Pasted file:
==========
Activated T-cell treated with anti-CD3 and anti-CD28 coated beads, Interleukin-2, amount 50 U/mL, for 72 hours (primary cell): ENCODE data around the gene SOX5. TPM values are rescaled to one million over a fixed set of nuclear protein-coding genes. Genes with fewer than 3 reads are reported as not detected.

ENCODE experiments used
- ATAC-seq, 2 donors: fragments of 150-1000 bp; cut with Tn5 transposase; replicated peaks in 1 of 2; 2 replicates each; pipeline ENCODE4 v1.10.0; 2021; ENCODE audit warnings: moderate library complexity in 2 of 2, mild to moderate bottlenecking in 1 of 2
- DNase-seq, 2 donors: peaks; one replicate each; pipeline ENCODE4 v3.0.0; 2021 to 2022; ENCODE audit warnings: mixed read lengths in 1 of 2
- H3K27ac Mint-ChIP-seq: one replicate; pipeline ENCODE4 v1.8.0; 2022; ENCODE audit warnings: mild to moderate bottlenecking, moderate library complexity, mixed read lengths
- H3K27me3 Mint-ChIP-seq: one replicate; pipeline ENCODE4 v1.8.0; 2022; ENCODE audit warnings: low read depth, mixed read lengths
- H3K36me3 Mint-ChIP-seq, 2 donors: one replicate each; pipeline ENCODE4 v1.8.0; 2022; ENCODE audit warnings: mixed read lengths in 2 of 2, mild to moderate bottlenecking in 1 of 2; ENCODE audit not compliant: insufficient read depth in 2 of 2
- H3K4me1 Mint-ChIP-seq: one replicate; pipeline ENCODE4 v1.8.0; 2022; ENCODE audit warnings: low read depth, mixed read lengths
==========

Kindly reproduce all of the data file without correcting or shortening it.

Activated T-cell treated with anti-CD3 and anti-CD28 coated beads, Interleukin-2, amount 50 U/mL, for 72 hours (primary cell): ENCODE data around the gene SOX5. TPM values are rescaled to one million over a fixed set of nuclear protein-coding genes. Genes with fewer than 3 reads are reported as not detected.

ENCODE experiments used
- ATAC-seq, 2 donors: fragments of 150-1000 bp; cut with Tn5 transposase; replicated peaks in 1 of 2; 2 replicates each; pipeline ENCODE4 v1.10.0; 2021; ENCODE audit warnings: moderate library complexity in 2 of 2, mild to moderate bottlenecking in 1 of 2
- DNase-seq, 2 donors: peaks; one replicate each; pipeline ENCODE4 v3.0.0; 2021 to 2022; ENCODE audit warnings: mixed read lengths in 1 of 2
- H3K27ac Mint-ChIP-seq: one replicate; pipeline ENCODE4 v1.8.0; 2022; ENCODE audit warnings: mild to moderate bottlenecking, moderate library complexity, mixed read lengths
- H3K27me3 Mint-ChIP-seq: one replicate; pipeline ENCODE4 v1.8.0; 2022; ENCODE audit warnings: low read depth, mixed read lengths
- H3K36me3 Mint-ChIP-seq, 2 donors: one replicate each; pipeline ENCODE4 v1.8.0; 2022; ENCODE audit warnings: mixed read lengths in 2 of 2, mild to moderate bottlenecking in 1 of 2; ENCODE audit not compliant: insufficient read depth in 2 of 2
- H3K4me1 Mint-ChIP-seq: one replicate; pipeline ENCODE4 v1.8.0; 2022; ENCODE audit warnings: low read depth, mixed read lengths